The effect of having a chosen card appear with the brief pass of a handkerchief on the face of a deck sitting in a clear water goblet is a youthful invention of Karl Germain. Stewart Cramer documents this in Germain the Wizard, 2002, p. 102, where he quotes an entry, “Appearing Cards”, from Germain’s boyhood notebook, apparently made c. 1892-3, when he was fourteen or fifteen. Germain produced two forced selections in this way on the face of the deck.
The idea eventually hit the printed page in Henry Hardin's “A Card Miracle” in Mahatma, Vol. 4 No. 7, Jan. 1901, n.p. The mechanics were used with two goblets at the same time to effect a transposition. Hardin provided no credit of inspiration to Germain (or anyone else).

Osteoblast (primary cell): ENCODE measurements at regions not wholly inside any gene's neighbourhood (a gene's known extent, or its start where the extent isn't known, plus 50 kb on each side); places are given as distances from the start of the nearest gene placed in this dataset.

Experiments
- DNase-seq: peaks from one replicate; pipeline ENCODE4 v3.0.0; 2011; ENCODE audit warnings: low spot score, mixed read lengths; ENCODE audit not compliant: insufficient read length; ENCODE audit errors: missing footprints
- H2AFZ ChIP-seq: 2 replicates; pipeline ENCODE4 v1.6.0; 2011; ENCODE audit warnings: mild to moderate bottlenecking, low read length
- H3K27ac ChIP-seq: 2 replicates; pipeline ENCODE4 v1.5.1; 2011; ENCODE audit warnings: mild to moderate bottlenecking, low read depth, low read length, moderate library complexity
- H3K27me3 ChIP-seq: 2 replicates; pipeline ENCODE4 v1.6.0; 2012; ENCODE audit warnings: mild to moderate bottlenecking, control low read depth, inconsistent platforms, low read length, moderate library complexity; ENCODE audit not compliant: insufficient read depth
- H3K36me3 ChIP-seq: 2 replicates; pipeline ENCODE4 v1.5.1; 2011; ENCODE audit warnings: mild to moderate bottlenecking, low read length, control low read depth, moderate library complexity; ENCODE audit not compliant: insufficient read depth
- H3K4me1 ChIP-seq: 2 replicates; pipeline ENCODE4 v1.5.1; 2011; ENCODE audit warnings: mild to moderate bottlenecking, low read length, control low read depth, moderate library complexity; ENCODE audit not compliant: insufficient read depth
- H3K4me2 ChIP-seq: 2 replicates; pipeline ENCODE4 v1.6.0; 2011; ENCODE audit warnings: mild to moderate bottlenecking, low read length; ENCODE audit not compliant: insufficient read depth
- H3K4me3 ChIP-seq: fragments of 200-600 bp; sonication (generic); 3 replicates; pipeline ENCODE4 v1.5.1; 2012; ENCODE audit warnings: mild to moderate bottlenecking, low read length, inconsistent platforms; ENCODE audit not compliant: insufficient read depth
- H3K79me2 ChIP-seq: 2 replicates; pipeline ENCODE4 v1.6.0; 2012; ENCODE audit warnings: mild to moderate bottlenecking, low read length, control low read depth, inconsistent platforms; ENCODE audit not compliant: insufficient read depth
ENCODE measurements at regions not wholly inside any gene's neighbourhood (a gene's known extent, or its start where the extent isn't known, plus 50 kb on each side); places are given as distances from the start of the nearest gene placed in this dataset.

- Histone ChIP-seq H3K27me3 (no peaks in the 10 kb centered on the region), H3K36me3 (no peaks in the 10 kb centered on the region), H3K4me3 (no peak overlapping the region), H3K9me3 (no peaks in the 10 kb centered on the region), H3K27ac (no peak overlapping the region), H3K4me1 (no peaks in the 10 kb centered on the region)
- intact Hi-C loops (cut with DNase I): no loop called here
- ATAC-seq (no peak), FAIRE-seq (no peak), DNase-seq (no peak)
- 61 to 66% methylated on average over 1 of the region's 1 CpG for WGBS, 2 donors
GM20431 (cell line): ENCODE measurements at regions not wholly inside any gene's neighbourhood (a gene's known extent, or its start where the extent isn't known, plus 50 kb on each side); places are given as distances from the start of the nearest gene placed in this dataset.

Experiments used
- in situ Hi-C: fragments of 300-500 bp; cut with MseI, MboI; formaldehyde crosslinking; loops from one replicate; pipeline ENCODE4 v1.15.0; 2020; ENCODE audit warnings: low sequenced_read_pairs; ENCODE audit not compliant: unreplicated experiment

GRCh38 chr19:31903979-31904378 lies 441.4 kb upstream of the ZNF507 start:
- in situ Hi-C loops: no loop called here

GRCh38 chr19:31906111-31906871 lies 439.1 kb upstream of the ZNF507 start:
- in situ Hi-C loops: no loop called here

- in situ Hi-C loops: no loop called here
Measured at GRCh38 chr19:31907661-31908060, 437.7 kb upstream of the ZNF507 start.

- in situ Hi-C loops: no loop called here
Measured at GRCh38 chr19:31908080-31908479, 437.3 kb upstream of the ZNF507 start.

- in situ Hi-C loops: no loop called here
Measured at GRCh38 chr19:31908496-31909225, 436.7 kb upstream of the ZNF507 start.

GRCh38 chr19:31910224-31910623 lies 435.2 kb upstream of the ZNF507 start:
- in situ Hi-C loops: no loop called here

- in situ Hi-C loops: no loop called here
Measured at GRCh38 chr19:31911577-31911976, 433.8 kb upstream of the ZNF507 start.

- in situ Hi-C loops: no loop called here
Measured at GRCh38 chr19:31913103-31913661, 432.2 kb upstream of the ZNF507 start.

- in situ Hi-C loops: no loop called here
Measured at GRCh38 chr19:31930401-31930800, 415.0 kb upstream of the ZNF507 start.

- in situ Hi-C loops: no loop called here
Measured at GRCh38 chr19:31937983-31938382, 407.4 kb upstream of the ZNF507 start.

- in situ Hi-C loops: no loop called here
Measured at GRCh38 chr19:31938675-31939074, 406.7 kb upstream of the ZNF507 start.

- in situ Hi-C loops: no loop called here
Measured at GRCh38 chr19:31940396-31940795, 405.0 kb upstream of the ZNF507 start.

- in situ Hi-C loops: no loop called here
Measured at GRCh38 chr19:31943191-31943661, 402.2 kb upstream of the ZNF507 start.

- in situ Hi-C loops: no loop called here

Sometime in the 1920s or early 1930s, British professional Herbert Milton took Germain's method and used it to produce the four Aces, one at a time, on the face of a deck while it rested inside a goblet. Milton published very little, and his ideas were constantly stolen by other magicians and dealers. Will Goldston published his guess at a method for Milton's trick under the title of “The Best Four Ace Trick” in Tricks That Mystify, 1934, p. 35. Goldston had received information about Milton's trick from “a distinguished amateur conjurer” whom he did not name. The method Goldston gives varies from Milton's, but is correct in its basic principle. The history and method for Milton's trick were revealed after his death by Geoffrey Scalbert in Abracadabra, Vol. 29 No. 745, May 7, 1960, p. 260, and thereafter became known as “The Milton Aces” and “Milton's Aces”. Scalbert's description isn't precisely Milton's handling but, as he writes: “Our version differs somewhat from the original one, but the broad effect remains the same.”